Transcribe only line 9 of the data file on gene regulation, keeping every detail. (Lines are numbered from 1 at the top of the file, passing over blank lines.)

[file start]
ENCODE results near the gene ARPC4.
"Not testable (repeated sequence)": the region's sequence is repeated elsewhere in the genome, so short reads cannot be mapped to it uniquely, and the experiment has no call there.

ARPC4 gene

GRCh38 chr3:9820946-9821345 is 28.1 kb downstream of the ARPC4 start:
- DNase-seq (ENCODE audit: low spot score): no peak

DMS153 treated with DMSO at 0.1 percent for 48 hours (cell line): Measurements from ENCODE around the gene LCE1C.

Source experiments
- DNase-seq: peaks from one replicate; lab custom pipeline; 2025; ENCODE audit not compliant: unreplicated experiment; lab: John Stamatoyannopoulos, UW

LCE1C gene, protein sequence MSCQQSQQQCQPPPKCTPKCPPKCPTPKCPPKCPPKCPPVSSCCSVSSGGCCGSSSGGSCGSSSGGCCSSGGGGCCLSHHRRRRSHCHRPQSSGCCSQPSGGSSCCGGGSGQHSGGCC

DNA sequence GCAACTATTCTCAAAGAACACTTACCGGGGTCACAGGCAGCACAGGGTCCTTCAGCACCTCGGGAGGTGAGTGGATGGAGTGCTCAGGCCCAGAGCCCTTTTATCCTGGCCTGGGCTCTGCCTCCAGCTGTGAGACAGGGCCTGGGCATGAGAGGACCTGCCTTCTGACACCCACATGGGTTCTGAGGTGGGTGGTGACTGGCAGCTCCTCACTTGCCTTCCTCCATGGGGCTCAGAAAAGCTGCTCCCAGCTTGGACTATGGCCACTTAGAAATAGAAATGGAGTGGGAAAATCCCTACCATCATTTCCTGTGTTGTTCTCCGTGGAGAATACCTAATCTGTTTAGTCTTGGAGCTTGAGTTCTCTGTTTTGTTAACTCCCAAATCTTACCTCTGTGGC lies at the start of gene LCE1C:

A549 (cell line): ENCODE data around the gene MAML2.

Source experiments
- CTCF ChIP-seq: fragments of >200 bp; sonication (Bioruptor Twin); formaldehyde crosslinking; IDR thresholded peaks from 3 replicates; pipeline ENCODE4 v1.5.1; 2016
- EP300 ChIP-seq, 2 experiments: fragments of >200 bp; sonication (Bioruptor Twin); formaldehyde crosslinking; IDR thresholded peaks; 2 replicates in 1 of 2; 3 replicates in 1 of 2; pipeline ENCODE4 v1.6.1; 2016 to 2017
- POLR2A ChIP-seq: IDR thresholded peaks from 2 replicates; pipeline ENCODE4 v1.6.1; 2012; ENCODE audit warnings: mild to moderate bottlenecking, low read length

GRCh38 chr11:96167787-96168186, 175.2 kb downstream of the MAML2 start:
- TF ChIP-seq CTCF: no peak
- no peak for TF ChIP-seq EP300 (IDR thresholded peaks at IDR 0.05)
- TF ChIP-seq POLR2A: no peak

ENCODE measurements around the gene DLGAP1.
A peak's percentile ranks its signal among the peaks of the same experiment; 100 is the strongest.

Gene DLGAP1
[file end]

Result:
LCE1C gene, protein sequence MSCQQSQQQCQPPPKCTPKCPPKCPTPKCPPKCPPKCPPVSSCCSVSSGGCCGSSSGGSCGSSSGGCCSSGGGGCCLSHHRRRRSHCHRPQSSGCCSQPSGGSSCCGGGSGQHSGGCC